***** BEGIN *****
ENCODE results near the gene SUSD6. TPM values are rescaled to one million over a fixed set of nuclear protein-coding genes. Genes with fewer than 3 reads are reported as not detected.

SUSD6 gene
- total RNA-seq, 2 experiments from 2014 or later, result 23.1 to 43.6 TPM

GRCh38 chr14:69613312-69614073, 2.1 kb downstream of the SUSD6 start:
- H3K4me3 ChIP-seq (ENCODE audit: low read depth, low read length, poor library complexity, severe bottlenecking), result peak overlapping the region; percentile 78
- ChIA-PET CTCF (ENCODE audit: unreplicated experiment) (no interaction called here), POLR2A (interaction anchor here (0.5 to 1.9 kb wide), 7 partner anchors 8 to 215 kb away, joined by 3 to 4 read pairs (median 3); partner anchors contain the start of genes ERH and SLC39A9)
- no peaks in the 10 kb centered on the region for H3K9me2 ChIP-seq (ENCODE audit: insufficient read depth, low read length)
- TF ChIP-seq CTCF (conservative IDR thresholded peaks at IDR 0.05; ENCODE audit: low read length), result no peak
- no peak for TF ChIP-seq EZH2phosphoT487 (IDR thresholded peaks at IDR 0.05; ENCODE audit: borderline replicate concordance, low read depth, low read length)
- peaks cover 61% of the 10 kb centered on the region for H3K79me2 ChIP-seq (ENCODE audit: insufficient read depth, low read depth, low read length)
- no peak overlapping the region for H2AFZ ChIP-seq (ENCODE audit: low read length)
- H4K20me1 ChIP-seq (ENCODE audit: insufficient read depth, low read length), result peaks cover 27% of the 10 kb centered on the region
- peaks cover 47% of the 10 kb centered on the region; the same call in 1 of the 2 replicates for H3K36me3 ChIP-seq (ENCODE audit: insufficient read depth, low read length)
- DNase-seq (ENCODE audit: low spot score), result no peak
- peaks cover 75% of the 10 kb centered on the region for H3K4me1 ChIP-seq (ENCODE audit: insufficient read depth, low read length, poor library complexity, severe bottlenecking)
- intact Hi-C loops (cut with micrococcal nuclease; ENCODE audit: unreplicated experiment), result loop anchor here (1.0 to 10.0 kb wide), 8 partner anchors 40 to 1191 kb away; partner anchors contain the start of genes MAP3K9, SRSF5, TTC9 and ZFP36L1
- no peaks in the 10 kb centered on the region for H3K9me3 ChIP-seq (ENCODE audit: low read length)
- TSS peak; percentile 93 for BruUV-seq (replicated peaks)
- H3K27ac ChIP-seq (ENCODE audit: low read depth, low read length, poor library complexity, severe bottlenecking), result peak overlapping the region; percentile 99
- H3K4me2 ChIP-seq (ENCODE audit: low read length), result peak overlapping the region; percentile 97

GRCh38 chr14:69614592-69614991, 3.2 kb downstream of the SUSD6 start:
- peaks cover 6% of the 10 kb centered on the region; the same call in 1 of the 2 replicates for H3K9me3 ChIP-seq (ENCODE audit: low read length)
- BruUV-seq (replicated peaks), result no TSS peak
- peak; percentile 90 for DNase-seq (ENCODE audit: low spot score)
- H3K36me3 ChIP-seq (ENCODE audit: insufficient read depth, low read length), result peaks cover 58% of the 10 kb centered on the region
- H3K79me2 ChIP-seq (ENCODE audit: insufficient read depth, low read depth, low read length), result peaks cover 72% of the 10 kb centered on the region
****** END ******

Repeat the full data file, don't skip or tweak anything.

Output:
ENCODE results near the gene SUSD6. TPM values are rescaled to one million over a fixed set of nuclear protein-coding genes. Genes with fewer than 3 reads are reported as not detected.

SUSD6 gene
- total RNA-seq, 2 experiments from 2014 or later, result 23.1 to 43.6 TPM

GRCh38 chr14:69613312-69614073, 2.1 kb downstream of the SUSD6 start:
- H3K4me3 ChIP-seq (ENCODE audit: low read depth, low read length, poor library complexity, severe bottlenecking), result peak overlapping the region; percentile 78
- ChIA-PET CTCF (ENCODE audit: unreplicated experiment) (no interaction called here), POLR2A (interaction anchor here (0.5 to 1.9 kb wide), 7 partner anchors 8 to 215 kb away, joined by 3 to 4 read pairs (median 3); partner anchors contain the start of genes ERH and SLC39A9)
- no peaks in the 10 kb centered on the region for H3K9me2 ChIP-seq (ENCODE audit: insufficient read depth, low read length)
- TF ChIP-seq CTCF (conservative IDR thresholded peaks at IDR 0.05; ENCODE audit: low read length), result no peak
- no peak for TF ChIP-seq EZH2phosphoT487 (IDR thresholded peaks at IDR 0.05; ENCODE audit: borderline replicate concordance, low read depth, low read length)
- peaks cover 61% of the 10 kb centered on the region for H3K79me2 ChIP-seq (ENCODE audit: insufficient read depth, low read depth, low read length)
- no peak overlapping the region for H2AFZ ChIP-seq (ENCODE audit: low read length)
- H4K20me1 ChIP-seq (ENCODE audit: insufficient read depth, low read length), result peaks cover 27% of the 10 kb centered on the region
- peaks cover 47% of the 10 kb centered on the region; the same call in 1 of the 2 replicates for H3K36me3 ChIP-seq (ENCODE audit: insufficient read depth, low read length)
- DNase-seq (ENCODE audit: low spot score), result no peak
- peaks cover 75% of the 10 kb centered on the region for H3K4me1 ChIP-seq (ENCODE audit: insufficient read depth, low read length, poor library complexity, severe bottlenecking)
- intact Hi-C loops (cut with micrococcal nuclease; ENCODE audit: unreplicated experiment), result loop anchor here (1.0 to 10.0 kb wide), 8 partner anchors 40 to 1191 kb away; partner anchors contain the start of genes MAP3K9, SRSF5, TTC9 and ZFP36L1
- no peaks in the 10 kb centered on the region for H3K9me3 ChIP-seq (ENCODE audit: low read length)
- TSS peak; percentile 93 for BruUV-seq (replicated peaks)
- H3K27ac ChIP-seq (ENCODE audit: low read depth, low read length, poor library complexity, severe bottlenecking), result peak overlapping the region; percentile 99
- H3K4me2 ChIP-seq (ENCODE audit: low read length), result peak overlapping the region; percentile 97

GRCh38 chr14:69614592-69614991, 3.2 kb downstream of the SUSD6 start:
- peaks cover 6% of the 10 kb centered on the region; the same call in 1 of the 2 replicates for H3K9me3 ChIP-seq (ENCODE audit: low read length)
- BruUV-seq (replicated peaks), result no TSS peak
- peak; percentile 90 for DNase-seq (ENCODE audit: low spot score)
- H3K36me3 ChIP-seq (ENCODE audit: insufficient read depth, low read length), result peaks cover 58% of the 10 kb centered on the region
- H3K79me2 ChIP-seq (ENCODE audit: insufficient read depth, low read depth, low read length), result peaks cover 72% of the 10 kb centered on the region